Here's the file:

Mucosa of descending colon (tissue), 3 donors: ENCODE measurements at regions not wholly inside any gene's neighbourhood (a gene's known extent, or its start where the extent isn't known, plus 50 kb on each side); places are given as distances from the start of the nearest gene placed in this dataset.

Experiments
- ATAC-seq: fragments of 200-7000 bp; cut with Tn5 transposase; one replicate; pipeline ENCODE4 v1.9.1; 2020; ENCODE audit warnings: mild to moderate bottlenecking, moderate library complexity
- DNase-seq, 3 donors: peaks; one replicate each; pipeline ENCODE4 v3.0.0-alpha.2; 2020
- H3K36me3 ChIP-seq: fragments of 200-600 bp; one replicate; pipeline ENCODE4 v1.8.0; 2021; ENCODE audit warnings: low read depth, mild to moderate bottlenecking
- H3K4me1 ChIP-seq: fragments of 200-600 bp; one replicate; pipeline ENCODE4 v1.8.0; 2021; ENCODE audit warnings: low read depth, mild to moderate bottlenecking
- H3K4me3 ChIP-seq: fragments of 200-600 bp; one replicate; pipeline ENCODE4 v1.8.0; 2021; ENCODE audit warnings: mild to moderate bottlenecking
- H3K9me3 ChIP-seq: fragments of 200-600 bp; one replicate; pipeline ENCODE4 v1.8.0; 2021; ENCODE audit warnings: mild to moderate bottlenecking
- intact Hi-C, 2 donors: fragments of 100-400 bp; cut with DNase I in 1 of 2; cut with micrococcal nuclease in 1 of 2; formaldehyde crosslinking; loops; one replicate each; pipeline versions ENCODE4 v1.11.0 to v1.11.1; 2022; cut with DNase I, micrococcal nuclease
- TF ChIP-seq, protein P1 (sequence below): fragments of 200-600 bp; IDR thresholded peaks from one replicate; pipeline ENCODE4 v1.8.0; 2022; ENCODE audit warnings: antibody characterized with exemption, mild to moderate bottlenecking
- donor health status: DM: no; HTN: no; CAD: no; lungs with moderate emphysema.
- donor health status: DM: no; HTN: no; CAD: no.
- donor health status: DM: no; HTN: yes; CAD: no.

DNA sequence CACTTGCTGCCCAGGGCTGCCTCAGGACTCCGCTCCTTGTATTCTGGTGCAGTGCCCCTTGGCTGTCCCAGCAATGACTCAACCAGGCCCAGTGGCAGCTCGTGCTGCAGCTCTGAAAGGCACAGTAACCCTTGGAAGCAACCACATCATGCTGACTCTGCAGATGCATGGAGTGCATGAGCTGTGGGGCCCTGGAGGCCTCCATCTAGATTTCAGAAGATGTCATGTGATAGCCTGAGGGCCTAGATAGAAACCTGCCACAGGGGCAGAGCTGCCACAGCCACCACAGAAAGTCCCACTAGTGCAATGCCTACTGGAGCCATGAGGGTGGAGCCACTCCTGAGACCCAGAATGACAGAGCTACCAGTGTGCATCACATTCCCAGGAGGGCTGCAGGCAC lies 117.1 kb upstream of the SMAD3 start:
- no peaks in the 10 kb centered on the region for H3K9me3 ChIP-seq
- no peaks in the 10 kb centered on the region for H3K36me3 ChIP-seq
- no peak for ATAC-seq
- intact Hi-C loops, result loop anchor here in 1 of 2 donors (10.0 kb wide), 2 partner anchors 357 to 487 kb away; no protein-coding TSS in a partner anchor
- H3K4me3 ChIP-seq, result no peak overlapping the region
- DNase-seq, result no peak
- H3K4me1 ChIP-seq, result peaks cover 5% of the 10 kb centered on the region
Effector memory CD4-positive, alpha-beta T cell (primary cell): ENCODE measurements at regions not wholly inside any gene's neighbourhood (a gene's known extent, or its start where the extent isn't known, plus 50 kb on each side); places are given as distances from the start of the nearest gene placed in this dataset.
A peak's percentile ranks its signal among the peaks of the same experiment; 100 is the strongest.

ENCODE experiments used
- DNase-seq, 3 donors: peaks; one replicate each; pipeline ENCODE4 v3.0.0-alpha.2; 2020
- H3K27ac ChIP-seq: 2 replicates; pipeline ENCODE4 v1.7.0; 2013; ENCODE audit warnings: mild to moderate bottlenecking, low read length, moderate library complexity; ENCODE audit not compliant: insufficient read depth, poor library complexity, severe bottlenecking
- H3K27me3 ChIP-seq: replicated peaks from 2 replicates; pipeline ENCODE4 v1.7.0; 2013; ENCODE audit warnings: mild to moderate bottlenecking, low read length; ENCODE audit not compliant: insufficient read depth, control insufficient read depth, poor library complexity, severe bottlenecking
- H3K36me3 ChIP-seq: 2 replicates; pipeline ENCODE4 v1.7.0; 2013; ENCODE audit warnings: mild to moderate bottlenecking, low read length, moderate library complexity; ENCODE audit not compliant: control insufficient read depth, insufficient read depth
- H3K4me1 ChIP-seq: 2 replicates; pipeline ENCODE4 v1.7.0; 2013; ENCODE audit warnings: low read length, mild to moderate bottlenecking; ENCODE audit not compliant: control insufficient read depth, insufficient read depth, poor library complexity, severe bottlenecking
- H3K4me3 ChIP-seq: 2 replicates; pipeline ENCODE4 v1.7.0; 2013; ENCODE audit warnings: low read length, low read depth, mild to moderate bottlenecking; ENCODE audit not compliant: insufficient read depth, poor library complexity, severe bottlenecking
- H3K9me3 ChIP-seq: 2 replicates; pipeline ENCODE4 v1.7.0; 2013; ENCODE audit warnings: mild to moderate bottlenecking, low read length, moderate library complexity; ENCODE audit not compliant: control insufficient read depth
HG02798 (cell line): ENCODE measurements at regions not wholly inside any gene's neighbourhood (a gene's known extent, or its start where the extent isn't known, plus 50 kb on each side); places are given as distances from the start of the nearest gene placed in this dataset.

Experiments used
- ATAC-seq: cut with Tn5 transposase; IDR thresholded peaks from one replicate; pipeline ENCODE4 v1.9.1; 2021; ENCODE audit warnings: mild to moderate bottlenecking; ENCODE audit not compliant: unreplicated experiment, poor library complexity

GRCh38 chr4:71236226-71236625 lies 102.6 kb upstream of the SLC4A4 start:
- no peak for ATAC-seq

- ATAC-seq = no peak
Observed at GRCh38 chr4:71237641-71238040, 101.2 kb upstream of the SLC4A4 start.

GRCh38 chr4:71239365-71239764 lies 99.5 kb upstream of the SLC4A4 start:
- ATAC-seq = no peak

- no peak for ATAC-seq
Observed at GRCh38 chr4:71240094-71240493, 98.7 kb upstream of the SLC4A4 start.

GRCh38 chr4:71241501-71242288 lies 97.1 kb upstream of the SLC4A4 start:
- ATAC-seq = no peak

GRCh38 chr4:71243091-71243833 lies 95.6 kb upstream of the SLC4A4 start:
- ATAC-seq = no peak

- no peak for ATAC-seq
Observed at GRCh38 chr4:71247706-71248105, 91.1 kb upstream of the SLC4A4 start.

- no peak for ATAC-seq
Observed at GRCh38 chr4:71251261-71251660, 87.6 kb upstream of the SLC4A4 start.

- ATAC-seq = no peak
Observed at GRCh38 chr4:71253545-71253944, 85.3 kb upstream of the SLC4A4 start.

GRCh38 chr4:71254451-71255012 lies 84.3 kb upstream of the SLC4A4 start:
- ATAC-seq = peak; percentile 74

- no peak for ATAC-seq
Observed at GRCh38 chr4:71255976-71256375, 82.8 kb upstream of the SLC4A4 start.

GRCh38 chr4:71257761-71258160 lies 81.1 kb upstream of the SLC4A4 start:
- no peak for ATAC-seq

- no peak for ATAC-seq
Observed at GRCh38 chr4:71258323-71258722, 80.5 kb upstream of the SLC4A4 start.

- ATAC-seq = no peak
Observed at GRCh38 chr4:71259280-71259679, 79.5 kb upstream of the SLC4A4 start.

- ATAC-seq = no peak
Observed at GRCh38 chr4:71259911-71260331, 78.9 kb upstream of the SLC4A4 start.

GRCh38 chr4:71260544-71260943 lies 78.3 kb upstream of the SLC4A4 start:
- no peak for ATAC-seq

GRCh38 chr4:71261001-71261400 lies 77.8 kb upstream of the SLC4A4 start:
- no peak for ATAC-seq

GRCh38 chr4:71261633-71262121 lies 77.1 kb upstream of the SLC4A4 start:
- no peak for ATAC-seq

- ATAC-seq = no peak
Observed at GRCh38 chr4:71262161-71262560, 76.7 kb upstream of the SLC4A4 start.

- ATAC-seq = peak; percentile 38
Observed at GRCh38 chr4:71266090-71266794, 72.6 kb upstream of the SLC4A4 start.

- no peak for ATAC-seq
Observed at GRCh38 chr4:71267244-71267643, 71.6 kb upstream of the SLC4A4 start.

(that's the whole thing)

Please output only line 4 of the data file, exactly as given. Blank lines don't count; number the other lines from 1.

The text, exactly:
- DNase-seq, 3 donors: peaks; one replicate each; pipeline ENCODE4 v3.0.0-alpha.2; 2020